Do you have a significant amount of student loans? Are you paying more in monthly student-loan payments than you can truly afford? Is your debt-to-income ratio unsustainable? Do you want earn a graduate degree but have concerns that taking on debt would be an unmanageable burden?
Obtaining higher education can create a significant financial strain on young professionals as they enter the field of public parks and recreation. In our profession, degrees from accredited universities are highly valued and often a requirement for employment. Higher education provides an outlet for students to gain a basic understanding of the functionalities of our profession and offers an environment where they can gain direct access to current practices, research and exposure to experienced professionals.
The life of a young professional employed in public parks and recreation comes with some undeniable truths. The first truth is that your efforts to provide this essential service will enhance the quality of life for individuals in your community. The second is that you will serve among a vast network of outstanding and committed professionals, locally and nationally, bound by a love and passion for play, recreation, leisure, sport and health. And finally, although you are making a difference in people’s lives, you will not necessarily be compensated with the same financial support as your for-profit counterparts.
After earning your degree, the choice to become a public park and recreation professional can be strained by economic reality. To add to your housing, vehicle, insurance, phone, utilities, Internet and cable payments, you will now have the additional expense of paying back your student loan. Students often leave school with tens of thousands of dollars of debt with monthly payments scheduled for a decade or more that can equal or exceed a mortgage payment. Question: How in the world can you possibly afford to pay back your student-loan debt if you choose to enter the field of public service?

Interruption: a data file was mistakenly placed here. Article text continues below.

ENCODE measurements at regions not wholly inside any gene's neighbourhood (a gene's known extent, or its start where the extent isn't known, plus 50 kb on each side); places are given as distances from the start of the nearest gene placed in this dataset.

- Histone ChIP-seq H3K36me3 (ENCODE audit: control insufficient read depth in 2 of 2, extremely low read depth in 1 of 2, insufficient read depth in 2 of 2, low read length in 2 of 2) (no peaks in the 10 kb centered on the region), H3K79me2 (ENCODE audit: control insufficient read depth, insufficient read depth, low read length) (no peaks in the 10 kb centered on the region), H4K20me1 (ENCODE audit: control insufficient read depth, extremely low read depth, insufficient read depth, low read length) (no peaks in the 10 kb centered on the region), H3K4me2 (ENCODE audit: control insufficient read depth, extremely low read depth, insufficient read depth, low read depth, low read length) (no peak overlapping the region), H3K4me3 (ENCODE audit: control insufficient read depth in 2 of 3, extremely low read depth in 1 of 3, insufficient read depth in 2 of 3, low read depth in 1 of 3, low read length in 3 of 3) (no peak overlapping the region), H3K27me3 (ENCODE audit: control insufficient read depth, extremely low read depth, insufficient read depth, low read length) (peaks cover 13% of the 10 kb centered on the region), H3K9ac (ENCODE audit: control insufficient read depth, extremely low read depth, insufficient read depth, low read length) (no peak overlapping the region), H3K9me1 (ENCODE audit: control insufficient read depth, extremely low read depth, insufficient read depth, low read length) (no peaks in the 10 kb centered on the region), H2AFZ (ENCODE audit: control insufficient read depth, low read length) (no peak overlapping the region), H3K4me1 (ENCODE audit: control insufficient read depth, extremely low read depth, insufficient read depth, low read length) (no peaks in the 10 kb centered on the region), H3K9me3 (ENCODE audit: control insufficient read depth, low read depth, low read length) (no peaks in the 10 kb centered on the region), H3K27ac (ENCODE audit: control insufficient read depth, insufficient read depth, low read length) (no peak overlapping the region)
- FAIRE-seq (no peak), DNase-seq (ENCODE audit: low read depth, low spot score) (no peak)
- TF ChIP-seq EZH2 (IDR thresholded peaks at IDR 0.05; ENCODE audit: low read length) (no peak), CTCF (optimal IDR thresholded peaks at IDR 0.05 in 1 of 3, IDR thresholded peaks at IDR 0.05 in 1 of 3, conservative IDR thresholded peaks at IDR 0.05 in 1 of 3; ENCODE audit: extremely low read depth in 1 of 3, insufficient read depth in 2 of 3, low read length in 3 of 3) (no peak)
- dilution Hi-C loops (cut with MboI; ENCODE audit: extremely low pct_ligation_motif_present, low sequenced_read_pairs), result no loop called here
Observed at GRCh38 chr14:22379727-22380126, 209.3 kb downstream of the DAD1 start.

Answer: The federal government has identified YOU, the public park and recreation professional, as an individual whose service is not overlooked. The U.S. Department of Education administers the Public Service Loan Forgiveness (PSLF) Program, created by the College Cost Reduction and Access Act of 2007. This program allows a graduate to pay back his or her student loans at a manageable rate, and after 120 qualified payments, the remainder of the student’s loan debt is forgiven. As incredible as it may seem, many young professionals employed in public parks and recreation do not know about this opportunity.
To help make more individuals aware of the program, here are some things you need to know:
1. As a full-time public park and recreation professional, you qualify for the PSLF program. The PSLF requires that you remain employed full time in a public-service profession. “Government” is listed as an example of one qualifying employer.
2. Your student loans must be held by the U.S. Department of Education’s Direct Loan Program. To have loans transferred from an independent debt-recovery agency, you must apply to the U.S. Department of Education for loan consolidation.
3. Once your student loans are in the Direct Loan Program, you need to select a repayment method. The two most advantageous options for a public employee are the income-based repayment method or the income-contingent repayment method. Both determine an individual’s discretionary income annually and cap monthly repayments at a low percentage of that total.
4. Repayment time! 120 qualified payments.
5. And the best part: The amount of student-loan debt forgiven after you complete 120 payments is not considered taxable income!
An important note is that you do not “enroll” in the Public Service Loan Forgiveness Program. After 120 qualified payments, you apply for the loan forgiveness; however, the borrower can complete an Employment Certification Form each year. This form will allow for timely tracking of your employment status.
So why is the Public Service Loan Forgiveness Program the best option for young professionals? The alternative is a standard repayment plan, which is primarily paid back over 10 years. The accruing interest is added to your principal balance, and your payment is divided into 10 years’ worth of monthly payments. These can be steep and often unsustainable for the income of a young public-service professional. Even if an independent debt-recovery agency allows you to pay back your student loans on an income-based schedule, they are permitted under law to collect for up to 25 years.
Service to your community and the field of public parks and recreation can be one with great intrinsic rewards. The burden and fear of looming student-loan debt should not be a reason to shy away from education and should certainly not be the reason for hindering the service ethic within each of us.
For more information, visit www.studentaid.ed.gov/publicservice or www.finaid.org/loans/publicservice.phtml.
Kara Kish, MPA, CPRP, CPSI, is the Superintendent for Indiana’s Vigo County Parks and Recreation Department.